- Cured meat – prosciutto, pancetta, etc
- Shellfish, possibly with pasta, definitely still in the shell
- The long-lost Bonnaroo sesame gingerdilla
- Something lactofermented
- Something pressure canned
- Cream ale
- A successful loaf of No-Knead Bread
- Curry crackers
- Sweet potato biscuits
- A totally from scratch pie
- Escoffier’s mother sauces: velouté, espagnole, béchamel, and hollandaise
A few weeks ago, we made our inaugural trips to both Detroit and Slows Bar-B-Q, returning home with glowing things to say about both. I posted a review on Yelp talking about our really positive (and delicious) experience at Slows, and almost immediately received a note back from another Yelper, telling me that Slows was good, but Smoque was “10x better”. So, when Keem suggested that we go to Smoque for lunch for delicious, delicious BBQ, I was suitably intrigued. AND also hungry.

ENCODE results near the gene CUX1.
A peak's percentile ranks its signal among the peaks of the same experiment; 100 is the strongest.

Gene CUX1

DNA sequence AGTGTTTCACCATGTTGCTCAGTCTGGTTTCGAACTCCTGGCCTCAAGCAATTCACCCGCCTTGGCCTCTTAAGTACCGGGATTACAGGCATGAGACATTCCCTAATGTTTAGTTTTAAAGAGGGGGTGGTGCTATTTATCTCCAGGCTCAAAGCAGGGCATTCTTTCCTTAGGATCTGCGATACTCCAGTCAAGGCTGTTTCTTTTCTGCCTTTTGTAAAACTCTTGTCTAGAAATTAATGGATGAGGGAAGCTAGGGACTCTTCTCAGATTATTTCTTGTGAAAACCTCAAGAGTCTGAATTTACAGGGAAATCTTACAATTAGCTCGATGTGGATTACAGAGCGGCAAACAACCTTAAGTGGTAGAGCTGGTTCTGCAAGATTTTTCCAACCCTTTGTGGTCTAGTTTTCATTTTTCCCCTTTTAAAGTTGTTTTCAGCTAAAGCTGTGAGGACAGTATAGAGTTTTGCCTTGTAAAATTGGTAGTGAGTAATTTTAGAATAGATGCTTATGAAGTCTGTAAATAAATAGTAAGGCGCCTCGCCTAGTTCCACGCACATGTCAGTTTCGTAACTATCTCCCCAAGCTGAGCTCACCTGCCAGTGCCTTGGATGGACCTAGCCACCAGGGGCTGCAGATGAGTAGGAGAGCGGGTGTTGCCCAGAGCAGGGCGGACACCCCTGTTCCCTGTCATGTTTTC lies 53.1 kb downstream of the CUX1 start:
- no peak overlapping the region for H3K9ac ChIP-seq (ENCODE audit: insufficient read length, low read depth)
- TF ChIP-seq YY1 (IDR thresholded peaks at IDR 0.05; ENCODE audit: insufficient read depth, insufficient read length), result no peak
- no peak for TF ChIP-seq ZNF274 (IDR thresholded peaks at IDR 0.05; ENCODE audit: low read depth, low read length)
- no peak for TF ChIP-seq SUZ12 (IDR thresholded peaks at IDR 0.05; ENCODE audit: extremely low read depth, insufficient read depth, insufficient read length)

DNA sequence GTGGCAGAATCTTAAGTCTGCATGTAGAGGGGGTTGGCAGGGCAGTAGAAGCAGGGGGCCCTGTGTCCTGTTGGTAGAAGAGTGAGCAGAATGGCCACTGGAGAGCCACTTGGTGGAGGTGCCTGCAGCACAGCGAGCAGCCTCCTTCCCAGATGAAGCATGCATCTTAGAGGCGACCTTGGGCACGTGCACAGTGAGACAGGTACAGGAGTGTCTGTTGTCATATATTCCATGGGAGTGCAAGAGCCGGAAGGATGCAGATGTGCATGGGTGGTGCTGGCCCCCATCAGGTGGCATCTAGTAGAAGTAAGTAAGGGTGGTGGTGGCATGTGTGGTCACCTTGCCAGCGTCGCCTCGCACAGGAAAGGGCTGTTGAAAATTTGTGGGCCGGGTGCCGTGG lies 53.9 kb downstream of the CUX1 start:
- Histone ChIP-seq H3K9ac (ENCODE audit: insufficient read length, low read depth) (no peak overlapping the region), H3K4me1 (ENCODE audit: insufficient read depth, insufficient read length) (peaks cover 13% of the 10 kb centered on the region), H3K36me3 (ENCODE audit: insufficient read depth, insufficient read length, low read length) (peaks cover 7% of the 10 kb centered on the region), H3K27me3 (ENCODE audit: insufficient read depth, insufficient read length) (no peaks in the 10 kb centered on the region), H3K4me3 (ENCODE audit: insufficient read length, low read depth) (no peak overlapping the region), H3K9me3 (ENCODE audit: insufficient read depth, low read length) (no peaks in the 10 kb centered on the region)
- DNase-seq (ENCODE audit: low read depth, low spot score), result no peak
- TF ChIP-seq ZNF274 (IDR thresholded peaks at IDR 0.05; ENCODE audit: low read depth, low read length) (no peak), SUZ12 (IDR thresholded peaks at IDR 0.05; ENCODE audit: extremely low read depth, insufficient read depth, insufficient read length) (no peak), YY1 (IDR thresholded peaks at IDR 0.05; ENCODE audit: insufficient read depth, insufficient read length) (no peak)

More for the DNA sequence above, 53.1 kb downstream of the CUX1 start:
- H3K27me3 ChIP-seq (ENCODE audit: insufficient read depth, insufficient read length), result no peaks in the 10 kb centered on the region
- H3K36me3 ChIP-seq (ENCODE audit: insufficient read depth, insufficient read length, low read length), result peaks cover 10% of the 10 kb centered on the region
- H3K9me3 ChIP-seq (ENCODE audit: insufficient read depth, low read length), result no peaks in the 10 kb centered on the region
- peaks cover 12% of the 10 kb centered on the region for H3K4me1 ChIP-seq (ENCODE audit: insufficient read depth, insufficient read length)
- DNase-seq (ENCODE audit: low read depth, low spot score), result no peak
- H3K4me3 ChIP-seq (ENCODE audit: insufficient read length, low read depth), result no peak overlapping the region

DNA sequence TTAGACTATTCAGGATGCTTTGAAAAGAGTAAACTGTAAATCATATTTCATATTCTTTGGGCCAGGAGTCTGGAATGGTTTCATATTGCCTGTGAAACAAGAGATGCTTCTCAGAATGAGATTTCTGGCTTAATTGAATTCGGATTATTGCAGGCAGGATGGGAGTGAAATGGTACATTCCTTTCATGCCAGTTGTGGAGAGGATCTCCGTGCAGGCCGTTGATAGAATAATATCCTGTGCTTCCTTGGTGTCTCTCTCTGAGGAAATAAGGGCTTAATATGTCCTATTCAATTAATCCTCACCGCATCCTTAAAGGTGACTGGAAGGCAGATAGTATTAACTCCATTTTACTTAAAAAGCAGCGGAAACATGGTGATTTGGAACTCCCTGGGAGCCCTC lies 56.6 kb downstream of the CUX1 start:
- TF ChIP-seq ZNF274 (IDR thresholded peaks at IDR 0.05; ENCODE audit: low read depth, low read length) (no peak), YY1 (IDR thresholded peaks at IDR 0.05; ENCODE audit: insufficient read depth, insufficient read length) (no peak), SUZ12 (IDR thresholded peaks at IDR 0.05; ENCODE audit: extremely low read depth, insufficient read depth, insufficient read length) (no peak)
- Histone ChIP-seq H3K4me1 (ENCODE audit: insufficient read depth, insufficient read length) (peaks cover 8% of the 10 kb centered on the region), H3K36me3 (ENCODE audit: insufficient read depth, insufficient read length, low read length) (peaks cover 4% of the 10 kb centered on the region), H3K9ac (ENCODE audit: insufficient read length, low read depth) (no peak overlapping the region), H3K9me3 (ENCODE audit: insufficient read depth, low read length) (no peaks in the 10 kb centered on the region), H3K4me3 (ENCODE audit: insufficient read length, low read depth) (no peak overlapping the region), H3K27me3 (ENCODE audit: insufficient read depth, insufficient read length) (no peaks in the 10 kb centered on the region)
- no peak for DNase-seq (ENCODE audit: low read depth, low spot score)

We met up with Angie and Laurie at Smoque on a sunny Super Bowl Sunday afternoon, our mouths watering by the time we walked in the door. A number of people were in and out picking up Super Bowl catering orders while we made our selections – in fact, about half of the restaurant was blocked off for Super Bowl pick-ups – and justifiably so, as this is just the kind of grub I’d want at my Super Bowl party, were I to have one. We all settled on pulled pork sandwiches, available in the full or half size, with varying sides. I had a vinegary cole slaw and a very large bag of hand-cut fries that we all shared – in addition, the others tried the cornbread and the macaroni and cheese, both baked in little foil ramekins. Our sandwiches came with a bit of tangy sauce ladled over the top and a small cup of vinegary sauce to add at our discretion. For me, the half sandwich, shared sides, and a soda were just the right size for lunch – though I regretted not being able to try the brisket (available chopped or sliced) and the various ribs on the menu.